Measuring the Value of Digital and Virtual Health Point Solutions; Three Key Questions Employers Should Ask

Employee Benefits

Measuring the Value of Digital and Virtual Health Point Solutions; Three Key Questions Employers Should Ask

Background

  • Between 2020 and 2021, digital and virtual health investments doubled from $15B to $29B. Top funded clinical areas were Mental Health, Oncology, Cardio-Vascular, Diabetes, Reproductive Health and Neurology1
  • Employer adoption of these solutions continues to increase; in 2022, 7-in-10 employers report that they believe virtual health will significantly impact future health care delivery2

Brown & Brown Consulting Perspective on Digital and Virtual Health Solutions

Given the high rates of employer adoption, the question remains: Are these solutions delivering value and outcomes that justify the financial investment?

To answer that question, here are some general observations based on our recent work with multiple employers:

  • Members are generally satisfied with the user experience of new digital health and virtual technologies, as indicated by satisfaction surveys, Net Promoter Scores, etc.
  • Utilization and engagement of these new point solutions are generally higher than legacy telephonic programs (for example, remote diabetes patient monitoring vs. telephonic chronic condition management programs)

However, despite these strengths, employers who have adopted new virtual and digital health solutions generally face the following challenges:

  • While leading indicators around user satisfaction and engagement rates are positive, the results are less persuasive regarding lagging indicators such as a change in clinical risk or clinical outcomes. The solutions generally show a positive change in clinical risk for only a subset of users – even though most vendors bill employers on a per-employee or per-participant basis rather than on a value-based payment schedule (per engaged member or tied to clinical outcomes).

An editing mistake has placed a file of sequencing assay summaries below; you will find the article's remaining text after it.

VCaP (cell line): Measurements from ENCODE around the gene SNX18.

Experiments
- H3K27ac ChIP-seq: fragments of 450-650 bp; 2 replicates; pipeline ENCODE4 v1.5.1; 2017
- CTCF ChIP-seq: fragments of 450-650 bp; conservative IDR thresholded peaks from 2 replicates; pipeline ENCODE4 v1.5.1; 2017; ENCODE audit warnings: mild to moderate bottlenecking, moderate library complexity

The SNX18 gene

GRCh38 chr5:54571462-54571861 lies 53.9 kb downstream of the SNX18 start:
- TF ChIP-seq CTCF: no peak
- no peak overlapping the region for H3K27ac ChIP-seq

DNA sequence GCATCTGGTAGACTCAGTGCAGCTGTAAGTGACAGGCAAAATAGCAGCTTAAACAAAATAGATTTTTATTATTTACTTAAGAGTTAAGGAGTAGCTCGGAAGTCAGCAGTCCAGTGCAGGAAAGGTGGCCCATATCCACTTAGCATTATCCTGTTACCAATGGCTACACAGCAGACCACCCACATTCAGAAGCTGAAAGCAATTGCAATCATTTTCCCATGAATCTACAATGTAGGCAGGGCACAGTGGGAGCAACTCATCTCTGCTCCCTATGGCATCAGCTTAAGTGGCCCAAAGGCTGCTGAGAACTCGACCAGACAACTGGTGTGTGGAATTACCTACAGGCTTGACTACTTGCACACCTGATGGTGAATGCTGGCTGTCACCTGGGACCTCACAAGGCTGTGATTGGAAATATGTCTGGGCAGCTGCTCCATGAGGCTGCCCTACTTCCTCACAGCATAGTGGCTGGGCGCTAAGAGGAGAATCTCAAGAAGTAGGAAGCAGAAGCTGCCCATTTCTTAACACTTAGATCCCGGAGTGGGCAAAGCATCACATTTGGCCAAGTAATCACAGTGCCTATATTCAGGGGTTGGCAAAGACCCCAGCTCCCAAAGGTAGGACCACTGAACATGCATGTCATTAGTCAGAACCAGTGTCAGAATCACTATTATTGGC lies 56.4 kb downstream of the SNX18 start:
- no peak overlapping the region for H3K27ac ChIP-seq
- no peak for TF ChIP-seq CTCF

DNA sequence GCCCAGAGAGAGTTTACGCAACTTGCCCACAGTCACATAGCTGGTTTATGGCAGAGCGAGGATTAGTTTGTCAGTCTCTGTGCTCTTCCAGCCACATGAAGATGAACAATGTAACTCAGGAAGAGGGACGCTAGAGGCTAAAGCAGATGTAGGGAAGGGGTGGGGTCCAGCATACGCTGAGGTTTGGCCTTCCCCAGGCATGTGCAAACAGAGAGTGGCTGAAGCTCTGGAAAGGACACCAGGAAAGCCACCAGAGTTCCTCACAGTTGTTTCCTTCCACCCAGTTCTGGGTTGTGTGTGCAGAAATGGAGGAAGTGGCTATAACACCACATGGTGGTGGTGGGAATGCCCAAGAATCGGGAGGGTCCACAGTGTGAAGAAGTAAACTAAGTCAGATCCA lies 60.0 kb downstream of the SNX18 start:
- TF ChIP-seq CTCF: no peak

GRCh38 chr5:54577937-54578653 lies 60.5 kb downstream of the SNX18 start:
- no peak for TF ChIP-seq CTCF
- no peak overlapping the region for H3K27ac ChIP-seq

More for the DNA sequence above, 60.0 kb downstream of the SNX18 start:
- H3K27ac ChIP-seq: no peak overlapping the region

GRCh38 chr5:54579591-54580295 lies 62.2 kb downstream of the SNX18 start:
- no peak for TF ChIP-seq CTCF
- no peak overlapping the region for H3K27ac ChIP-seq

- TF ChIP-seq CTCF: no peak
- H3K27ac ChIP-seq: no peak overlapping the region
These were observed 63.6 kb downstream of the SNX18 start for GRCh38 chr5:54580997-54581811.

• Vendor calculations of Return-on-Investment (ROI) are often flawed and tend to overstate the impact of their interventions. A common example is vendors calculating ROI based on the cost savings of only a subset of participants without considering the total cost of employer investment for their solution across the entire population. Employers should keep this in mind as they review vendor reports.
  • Employers should ensure efficient integration between point solutions and their broader benefits to avoid duplication of services and member confusion. For example, an employee enrolled in a virtual diabetes monitoring and coaching solution may receive two separate, uncoordinated calls, one from a diabetes coach and another from the health plan case management nurse. This can lead to poor employee experience and a lack of care coordination.

We expect to see continued employer adoption of digital and virtual health technologies. These point solutions have been transformative for the employee experience and made it easier for many to manage their health and well-being. Opportunities remain to help ensure these programs deliver measurable clinical and economic outcomes and are integrated with the employer’s broader benefits.

Call to Action

Employers should develop measurement frameworks to assess the value of point solutions. Here are three questions employers should ask:

  1. Is the point solution enrolling enough eligible users?
  2. Are users satisfied with the overall experience in the solution, and are those users sustainably engaged on an ongoing basis?
  3. Can you draw any reliable conclusions about the solution’s overall value (return) that considers program cost, clinical impact, impact on utilization/costs and member feedback?

1 Rock Health; H1 2022 digital health funding: Two sides to every correction. Retrieved September 2022 from: https://rockhealth.com/insights/h1-2022-digital-health-funding-two-sides-to-every-correction/

2 Business Group on Health; 2023 Large Employers’ Health Care Strategy and Plan Design Survey. Retrieved September 2022 from: https://www.businessgrouphealth.org/who-we-are/newsroom/press-releases/2023-lehcspds

Abinue Fortingo, MPH, CPH

Principal, Population Health Consultant

Marilyn Schlein Kramer

Partner, Head of Analytics

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